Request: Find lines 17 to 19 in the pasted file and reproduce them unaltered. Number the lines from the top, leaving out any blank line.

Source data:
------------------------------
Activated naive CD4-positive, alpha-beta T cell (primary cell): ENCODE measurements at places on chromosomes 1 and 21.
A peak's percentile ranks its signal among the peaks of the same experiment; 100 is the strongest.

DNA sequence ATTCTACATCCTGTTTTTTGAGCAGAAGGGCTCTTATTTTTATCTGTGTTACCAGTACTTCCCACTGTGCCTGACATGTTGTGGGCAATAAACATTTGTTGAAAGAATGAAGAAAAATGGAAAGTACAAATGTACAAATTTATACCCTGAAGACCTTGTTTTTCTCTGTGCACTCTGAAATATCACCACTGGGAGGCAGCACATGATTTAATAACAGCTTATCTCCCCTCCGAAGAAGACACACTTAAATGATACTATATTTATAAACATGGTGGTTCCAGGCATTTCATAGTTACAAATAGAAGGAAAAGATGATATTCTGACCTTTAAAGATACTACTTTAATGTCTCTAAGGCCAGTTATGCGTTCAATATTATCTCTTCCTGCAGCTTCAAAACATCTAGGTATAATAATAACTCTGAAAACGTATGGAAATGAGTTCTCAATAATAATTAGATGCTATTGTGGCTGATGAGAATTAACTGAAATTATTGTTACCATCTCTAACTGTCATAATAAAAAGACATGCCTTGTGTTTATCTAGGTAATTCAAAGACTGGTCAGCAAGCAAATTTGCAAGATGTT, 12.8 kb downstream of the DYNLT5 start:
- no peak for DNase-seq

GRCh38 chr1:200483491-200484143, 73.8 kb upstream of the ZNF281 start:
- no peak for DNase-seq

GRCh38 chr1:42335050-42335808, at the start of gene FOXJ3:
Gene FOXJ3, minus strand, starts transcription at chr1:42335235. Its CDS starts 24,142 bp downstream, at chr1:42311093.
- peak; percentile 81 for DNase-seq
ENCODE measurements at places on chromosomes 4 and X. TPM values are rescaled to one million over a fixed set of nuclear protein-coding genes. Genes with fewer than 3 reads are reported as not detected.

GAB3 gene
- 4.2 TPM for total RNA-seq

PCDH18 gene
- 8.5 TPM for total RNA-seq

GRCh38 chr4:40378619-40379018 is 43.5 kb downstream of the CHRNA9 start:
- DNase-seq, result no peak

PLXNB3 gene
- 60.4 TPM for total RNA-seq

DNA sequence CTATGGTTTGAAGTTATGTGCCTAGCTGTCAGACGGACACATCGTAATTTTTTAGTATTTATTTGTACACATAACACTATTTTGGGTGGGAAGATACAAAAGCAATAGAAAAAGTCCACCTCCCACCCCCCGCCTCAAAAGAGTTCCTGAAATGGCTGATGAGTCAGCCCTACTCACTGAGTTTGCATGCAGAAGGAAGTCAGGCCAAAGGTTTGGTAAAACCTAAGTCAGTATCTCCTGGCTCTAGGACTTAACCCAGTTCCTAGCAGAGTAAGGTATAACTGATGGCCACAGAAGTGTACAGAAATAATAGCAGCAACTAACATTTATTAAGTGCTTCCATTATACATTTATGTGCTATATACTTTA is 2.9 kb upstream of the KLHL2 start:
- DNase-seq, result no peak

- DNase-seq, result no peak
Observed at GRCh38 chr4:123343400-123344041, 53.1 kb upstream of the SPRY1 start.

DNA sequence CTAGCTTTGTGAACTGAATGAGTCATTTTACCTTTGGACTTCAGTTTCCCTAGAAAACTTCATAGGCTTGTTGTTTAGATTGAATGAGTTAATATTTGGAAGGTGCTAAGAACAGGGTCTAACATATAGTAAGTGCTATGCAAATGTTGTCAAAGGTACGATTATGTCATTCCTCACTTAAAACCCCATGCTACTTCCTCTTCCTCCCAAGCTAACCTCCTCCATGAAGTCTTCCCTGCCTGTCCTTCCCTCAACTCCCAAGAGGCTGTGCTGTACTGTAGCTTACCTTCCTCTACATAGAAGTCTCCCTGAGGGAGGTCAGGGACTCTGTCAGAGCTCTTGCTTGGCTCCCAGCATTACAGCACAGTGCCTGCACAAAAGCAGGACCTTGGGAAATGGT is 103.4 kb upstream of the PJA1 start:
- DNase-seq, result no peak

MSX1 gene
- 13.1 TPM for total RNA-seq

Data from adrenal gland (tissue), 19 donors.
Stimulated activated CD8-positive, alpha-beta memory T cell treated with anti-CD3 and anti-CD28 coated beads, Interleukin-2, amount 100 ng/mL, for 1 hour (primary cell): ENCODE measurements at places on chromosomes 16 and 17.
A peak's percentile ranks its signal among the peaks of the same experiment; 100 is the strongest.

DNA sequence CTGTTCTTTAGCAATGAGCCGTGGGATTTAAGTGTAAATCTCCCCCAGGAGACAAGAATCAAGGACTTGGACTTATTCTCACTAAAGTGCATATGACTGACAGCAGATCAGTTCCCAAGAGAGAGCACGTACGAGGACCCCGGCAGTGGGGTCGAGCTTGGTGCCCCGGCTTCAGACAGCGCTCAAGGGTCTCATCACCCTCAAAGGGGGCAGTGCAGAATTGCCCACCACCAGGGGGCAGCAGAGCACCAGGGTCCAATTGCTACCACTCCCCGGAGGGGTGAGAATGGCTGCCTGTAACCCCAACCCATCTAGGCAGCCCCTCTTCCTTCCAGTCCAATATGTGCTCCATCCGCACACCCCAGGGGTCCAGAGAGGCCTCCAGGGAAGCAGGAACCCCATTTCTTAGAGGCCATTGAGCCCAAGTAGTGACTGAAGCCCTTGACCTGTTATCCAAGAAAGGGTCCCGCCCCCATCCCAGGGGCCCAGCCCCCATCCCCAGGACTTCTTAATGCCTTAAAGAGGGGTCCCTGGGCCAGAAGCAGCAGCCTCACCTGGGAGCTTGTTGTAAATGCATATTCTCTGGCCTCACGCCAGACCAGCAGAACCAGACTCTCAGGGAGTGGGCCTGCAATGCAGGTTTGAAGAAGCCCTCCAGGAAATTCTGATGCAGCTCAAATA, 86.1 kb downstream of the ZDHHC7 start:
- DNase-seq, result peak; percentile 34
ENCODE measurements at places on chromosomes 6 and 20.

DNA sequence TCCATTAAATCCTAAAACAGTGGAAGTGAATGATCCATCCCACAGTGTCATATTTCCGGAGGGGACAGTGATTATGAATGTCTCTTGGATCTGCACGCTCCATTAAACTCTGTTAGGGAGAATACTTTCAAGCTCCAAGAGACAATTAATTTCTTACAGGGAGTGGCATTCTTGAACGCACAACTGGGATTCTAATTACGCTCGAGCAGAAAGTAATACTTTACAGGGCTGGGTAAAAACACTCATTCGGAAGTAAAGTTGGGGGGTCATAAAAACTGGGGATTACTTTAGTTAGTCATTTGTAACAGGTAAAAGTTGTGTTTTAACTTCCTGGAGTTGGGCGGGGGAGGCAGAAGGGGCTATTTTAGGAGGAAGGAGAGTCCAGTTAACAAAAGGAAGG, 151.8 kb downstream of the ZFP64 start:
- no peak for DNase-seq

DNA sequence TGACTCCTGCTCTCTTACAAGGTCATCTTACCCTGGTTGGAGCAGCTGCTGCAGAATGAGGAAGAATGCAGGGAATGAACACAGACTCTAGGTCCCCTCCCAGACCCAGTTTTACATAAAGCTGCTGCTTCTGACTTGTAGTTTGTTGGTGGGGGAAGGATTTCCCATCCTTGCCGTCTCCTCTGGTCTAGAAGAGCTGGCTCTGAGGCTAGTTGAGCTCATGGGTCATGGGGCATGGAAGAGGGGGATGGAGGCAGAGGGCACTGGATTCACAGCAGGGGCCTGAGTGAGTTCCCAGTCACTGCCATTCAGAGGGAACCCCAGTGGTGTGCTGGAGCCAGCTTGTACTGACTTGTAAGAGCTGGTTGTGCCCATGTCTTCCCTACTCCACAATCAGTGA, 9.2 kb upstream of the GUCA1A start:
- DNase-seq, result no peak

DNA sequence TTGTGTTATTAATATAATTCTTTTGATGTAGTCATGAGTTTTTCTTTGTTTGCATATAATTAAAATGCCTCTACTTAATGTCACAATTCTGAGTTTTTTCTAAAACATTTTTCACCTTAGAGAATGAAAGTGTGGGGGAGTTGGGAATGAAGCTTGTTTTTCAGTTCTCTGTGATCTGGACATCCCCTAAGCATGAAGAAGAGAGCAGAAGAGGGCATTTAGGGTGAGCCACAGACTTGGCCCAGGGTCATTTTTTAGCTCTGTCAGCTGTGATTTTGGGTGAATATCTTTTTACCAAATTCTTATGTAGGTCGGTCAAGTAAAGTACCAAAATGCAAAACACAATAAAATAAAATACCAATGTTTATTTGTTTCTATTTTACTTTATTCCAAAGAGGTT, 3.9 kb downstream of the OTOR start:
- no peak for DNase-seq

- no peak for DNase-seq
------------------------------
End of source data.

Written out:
PLXNB3 gene
- 60.4 TPM for total RNA-seq

DNA sequence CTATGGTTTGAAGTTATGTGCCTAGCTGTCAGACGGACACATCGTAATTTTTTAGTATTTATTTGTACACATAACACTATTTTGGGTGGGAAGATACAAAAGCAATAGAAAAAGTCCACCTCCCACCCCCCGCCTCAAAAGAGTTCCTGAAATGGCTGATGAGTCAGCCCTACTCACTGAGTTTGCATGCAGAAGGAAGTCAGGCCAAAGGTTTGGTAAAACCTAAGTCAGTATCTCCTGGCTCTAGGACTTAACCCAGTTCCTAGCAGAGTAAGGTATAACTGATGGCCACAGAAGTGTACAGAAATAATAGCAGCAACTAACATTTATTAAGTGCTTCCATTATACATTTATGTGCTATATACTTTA is 2.9 kb upstream of the KLHL2 start: